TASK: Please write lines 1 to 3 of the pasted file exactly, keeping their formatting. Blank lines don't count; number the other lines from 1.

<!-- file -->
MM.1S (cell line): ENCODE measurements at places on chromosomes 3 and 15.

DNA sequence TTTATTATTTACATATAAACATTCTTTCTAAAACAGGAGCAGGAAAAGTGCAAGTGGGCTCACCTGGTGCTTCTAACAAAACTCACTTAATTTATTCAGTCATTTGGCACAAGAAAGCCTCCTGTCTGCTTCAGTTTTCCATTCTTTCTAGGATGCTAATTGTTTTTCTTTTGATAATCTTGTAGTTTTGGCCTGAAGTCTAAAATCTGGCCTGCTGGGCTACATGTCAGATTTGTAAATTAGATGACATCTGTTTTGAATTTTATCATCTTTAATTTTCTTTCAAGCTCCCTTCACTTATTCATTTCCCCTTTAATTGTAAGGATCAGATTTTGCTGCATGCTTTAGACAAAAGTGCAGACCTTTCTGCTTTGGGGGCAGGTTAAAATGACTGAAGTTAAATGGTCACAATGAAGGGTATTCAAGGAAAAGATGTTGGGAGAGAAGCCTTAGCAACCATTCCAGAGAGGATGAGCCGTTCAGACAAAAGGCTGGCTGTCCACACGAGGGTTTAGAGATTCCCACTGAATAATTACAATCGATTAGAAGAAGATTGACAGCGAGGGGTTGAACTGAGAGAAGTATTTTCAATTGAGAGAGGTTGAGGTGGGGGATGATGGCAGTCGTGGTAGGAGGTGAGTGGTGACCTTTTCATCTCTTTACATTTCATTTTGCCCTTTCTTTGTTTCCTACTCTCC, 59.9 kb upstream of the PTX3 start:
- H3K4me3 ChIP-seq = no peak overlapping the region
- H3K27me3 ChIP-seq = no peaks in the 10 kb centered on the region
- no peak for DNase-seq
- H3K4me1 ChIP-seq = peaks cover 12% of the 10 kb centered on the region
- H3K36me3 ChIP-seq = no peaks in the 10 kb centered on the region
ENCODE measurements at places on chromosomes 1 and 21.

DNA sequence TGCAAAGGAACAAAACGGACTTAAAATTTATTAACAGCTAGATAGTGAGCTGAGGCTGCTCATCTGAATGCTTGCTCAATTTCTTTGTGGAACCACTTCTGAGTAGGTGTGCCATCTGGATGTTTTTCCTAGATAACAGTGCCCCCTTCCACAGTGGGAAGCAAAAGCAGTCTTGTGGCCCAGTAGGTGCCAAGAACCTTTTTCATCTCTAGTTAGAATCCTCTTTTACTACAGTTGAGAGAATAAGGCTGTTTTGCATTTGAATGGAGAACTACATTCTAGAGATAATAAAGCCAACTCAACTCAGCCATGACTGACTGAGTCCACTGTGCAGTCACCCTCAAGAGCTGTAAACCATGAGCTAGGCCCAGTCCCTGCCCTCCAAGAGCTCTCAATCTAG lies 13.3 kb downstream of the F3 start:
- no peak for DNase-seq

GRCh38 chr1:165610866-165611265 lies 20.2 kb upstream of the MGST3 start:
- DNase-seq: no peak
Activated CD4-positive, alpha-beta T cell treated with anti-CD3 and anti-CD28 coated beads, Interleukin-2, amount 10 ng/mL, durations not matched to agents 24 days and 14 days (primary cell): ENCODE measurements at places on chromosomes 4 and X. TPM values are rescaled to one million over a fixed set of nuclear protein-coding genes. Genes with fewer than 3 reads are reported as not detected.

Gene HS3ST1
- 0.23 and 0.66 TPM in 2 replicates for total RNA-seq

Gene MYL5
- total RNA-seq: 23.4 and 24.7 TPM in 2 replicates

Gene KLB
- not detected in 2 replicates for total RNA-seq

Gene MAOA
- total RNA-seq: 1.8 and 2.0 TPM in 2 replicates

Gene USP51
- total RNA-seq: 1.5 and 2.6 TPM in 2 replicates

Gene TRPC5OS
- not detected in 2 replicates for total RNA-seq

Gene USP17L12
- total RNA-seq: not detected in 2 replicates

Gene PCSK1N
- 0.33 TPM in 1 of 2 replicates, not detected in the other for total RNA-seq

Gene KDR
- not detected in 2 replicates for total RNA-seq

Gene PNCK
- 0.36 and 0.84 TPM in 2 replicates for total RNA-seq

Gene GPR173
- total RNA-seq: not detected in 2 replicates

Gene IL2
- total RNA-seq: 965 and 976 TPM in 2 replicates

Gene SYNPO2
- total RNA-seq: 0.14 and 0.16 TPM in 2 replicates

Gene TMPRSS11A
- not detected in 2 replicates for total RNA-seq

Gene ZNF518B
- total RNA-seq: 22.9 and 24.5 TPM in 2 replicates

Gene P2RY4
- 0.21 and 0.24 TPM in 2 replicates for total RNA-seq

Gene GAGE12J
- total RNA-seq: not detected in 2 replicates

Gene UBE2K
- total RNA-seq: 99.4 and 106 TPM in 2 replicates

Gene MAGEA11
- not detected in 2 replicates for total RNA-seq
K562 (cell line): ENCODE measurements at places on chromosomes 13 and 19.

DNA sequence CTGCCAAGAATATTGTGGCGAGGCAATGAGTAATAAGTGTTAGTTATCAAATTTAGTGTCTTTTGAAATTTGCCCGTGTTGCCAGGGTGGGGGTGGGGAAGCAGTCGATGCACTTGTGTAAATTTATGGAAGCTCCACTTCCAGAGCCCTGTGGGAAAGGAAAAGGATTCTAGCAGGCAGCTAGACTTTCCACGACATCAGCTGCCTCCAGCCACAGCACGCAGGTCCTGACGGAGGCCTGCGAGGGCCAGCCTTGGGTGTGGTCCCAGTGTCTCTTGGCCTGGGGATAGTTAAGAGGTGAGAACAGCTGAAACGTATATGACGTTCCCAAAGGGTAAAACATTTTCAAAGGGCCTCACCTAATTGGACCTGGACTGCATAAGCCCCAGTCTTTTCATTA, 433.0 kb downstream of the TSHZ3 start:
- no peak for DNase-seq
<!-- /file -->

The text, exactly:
MM.1S (cell line): ENCODE measurements at places on chromosomes 3 and 15.

DNA sequence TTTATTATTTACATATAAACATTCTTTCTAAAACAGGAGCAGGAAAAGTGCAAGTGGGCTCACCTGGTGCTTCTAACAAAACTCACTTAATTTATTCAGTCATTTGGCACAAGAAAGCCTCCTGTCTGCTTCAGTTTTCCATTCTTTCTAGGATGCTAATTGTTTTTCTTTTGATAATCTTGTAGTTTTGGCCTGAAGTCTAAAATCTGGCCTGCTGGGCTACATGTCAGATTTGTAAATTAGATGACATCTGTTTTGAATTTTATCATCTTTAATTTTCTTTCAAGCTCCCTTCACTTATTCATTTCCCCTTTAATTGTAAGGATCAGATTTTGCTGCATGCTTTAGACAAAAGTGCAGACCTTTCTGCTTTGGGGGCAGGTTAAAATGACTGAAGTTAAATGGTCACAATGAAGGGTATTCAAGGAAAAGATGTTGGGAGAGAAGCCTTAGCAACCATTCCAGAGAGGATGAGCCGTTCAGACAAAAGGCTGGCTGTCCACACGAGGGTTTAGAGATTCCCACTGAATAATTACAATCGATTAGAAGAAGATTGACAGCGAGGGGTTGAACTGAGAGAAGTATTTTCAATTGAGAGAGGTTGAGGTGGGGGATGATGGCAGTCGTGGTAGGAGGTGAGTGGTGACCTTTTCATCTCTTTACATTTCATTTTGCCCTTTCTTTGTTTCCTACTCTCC, 59.9 kb upstream of the PTX3 start:
- H3K4me3 ChIP-seq = no peak overlapping the region